My poor mom! She has a cold. She has Lymphoma. And if that isn’t enough, her doctors “floxed” her.
A week ago, she was running a low-grade fever, so I placed a weekend call to her oncologist. Unbeknownst to me at the time, he immediately prescribed her Avelox, without ever seeing her, without determining whether she had a bacterial infection. This is on top of 2 months of prescribed Prednisone, a corticosteroid drug that she was prescribed to help control the side effects from her cancer treatment.
Avelox is a fluoroquionolone. I read the “black box” that accompanied her medication. In the very first sentence it warns that the risk for tendon rupture and central nervous system (CNS) problems is further increased in individuals over 60 years of age (mom is 89), or in BOLD PRINT and CAPITALIZED, those “taking corticosteroid drugs”. The label continues with the statement that Avelox should not be taken unless there is significant evidence of bacterial infection. I quickly called the doctor back (in case he really didn’t remember that my mom was taking Prednisone) and told him that I was concerned. I also explained how I personally was “floxed” (more on that below). He assured me that given her Lymphoma, this drug was necessary (something he determined without even seeing her), and that she would be fine. He dismissed my personal experience being “floxed” as rare.
Well, my sample just doubled from 1 to 2, and I can now say that 100 percent of my sample exhibits adverse reactions to these fluoroquinolone drugs!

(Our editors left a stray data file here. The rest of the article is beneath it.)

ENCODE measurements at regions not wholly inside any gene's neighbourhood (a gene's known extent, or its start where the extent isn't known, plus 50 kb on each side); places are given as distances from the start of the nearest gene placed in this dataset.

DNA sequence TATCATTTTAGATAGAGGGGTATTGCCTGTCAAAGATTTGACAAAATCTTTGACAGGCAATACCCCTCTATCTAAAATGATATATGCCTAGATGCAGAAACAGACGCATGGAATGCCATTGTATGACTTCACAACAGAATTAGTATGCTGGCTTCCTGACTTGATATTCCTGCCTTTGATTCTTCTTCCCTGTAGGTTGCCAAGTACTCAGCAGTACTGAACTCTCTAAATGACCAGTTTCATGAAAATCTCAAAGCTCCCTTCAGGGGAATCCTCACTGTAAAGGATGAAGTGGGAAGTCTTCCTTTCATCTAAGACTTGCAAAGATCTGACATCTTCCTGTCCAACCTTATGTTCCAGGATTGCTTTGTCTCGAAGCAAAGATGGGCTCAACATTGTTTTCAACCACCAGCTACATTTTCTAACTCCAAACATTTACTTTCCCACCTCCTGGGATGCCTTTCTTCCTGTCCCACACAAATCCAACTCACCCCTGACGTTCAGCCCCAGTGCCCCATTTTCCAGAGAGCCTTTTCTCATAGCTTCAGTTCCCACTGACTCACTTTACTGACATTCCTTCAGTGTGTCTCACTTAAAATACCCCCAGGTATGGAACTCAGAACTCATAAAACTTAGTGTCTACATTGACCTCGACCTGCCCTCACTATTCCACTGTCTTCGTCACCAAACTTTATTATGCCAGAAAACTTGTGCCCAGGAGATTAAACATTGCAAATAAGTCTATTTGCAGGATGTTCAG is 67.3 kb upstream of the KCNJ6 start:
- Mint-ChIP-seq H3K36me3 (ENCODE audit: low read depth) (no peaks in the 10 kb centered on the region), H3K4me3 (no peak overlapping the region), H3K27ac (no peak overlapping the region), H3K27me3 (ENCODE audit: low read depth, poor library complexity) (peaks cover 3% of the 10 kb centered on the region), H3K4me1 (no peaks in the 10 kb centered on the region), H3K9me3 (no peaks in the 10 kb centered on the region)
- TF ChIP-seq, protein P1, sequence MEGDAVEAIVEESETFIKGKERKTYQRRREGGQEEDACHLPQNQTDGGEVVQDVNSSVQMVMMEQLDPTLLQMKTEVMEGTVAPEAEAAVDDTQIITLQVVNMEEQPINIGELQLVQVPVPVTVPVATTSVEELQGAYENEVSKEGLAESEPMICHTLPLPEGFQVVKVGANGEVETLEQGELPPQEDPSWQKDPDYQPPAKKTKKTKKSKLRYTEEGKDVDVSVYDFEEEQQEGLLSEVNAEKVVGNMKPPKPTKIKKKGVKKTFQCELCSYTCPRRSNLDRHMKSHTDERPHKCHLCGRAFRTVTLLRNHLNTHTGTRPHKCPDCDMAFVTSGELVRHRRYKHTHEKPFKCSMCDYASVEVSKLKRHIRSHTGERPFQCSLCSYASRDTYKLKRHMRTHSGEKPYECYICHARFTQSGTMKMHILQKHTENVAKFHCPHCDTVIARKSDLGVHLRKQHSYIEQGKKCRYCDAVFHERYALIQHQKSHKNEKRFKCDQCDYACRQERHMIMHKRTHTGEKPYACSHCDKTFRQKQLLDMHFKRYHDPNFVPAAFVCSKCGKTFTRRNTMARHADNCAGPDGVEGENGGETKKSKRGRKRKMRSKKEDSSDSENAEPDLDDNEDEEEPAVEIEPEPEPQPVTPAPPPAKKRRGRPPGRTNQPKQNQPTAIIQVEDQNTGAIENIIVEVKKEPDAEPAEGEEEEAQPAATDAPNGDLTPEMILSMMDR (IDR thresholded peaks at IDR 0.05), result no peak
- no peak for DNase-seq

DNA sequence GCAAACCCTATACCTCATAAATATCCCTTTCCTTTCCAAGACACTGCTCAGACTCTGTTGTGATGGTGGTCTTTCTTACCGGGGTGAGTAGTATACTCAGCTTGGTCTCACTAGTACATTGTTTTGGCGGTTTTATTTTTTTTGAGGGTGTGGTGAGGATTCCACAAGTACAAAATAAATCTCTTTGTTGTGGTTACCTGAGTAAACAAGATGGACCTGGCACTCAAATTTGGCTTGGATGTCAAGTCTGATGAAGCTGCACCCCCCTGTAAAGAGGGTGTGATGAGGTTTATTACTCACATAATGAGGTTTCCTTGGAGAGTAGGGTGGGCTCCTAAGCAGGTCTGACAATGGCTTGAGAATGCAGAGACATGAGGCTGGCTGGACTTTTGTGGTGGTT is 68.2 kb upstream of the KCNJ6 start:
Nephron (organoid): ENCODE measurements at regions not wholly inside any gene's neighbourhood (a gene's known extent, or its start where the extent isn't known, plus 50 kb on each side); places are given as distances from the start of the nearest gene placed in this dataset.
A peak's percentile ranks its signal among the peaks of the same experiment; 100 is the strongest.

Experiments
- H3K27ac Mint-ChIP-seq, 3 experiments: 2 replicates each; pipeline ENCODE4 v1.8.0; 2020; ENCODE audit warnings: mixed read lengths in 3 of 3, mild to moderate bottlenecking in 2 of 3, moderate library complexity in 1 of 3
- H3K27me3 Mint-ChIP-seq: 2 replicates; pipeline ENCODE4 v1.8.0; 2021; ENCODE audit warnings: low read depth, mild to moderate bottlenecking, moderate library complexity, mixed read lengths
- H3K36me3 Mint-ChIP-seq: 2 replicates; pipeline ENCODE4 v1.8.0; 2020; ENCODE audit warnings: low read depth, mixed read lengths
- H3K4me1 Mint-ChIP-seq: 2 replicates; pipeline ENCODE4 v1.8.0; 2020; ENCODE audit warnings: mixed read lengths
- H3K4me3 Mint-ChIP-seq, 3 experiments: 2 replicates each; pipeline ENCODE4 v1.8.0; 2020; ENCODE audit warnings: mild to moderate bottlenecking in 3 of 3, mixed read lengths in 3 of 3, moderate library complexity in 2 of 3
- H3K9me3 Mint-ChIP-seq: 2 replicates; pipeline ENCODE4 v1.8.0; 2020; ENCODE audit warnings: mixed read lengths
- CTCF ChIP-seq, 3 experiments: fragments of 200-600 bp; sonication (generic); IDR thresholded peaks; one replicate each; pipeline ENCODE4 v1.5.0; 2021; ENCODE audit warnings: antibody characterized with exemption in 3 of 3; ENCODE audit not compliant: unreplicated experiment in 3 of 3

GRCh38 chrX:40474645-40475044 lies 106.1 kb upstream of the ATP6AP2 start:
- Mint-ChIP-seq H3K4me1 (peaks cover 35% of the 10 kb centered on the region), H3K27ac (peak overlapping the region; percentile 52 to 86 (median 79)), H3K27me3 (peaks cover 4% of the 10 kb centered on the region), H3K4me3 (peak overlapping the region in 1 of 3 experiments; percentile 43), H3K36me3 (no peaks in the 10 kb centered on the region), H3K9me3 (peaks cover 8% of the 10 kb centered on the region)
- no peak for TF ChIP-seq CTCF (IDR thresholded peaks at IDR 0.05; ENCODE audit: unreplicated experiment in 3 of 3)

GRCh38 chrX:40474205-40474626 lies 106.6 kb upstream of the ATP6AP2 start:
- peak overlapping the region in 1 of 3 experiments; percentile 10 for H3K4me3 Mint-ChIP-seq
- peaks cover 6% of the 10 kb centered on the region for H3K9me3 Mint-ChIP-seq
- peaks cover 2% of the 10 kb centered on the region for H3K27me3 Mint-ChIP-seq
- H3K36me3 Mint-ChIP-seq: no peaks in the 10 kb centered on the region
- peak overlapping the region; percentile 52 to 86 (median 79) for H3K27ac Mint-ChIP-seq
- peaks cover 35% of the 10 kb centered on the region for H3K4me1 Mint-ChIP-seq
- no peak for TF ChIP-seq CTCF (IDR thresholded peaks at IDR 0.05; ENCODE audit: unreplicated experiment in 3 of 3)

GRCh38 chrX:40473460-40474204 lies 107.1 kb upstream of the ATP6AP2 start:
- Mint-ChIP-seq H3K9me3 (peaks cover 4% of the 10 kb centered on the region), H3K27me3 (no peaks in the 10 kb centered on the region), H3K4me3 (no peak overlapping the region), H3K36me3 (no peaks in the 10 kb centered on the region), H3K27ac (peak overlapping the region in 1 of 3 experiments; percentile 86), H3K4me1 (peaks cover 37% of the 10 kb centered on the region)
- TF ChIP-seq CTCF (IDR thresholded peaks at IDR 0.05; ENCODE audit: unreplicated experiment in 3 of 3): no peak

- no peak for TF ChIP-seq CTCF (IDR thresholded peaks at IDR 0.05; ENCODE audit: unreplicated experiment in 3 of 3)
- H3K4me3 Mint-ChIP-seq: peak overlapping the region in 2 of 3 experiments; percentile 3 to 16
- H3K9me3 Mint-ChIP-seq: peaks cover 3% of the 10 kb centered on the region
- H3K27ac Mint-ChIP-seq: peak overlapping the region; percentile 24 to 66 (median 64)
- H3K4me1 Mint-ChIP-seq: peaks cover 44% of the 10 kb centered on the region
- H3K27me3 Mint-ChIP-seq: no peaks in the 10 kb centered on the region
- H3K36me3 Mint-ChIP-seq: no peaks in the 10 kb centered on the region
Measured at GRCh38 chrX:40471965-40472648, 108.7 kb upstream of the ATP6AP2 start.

In just two days on Avelox, my mom went from being a vibrant, self-aware and easy-going 89-yr-old (despite Lymphoma) to a confused, scared and anxious patient. She became very dizzy, and I could see her confusion and anxiety were getting worse. She continued to have cold symptoms, but it was the CNS symptoms that were alarming. She was falling and very disoriented. I panicked and called the doctor, thinking that maybe her Lymphoma was advancing, taking over. After a 10 minute discussion, it hit me. Mom was “floxed”. Her doctor could only manage “sometimes the elderly have trouble with this class of drugs”.
How could I let this happen!? Why didn’t I insist that she be prescribed another antibiotic? Why didn’t I let my instincts prevail? Why did I let the doctor convince me not to listen to the Black Box warning? Why did I allow him to ignore the warning? Why would I need to fight for a doctor to heed such a warning? Why didn’t I listen to my own hard earned wisdom?
Eleven years ago, I was “floxed”. For those that have not had the pleasure of this experience, “floxed” is an adjective used to describe an adverse drug reaction to the group of antibiotics known as fluoroquinolones. My particular brand of fluoroquionolone was Levaquin, which was prescribed to me after developing a post-operative infection from my prophylatic oopherectomy. Days after my surgery, I was not feeling well and noticed that my incision was looking red and angry. I visited my doctor, who assured me the incision looked normal and attempted to reassure me with “don’t doctors always know best?” (the question now makes me shudder). I was SO “fine” that I ended up with an abscess on my colon that could not be drained, was put on intravenous antibiotics, and spent 3 days in the hospital recovering.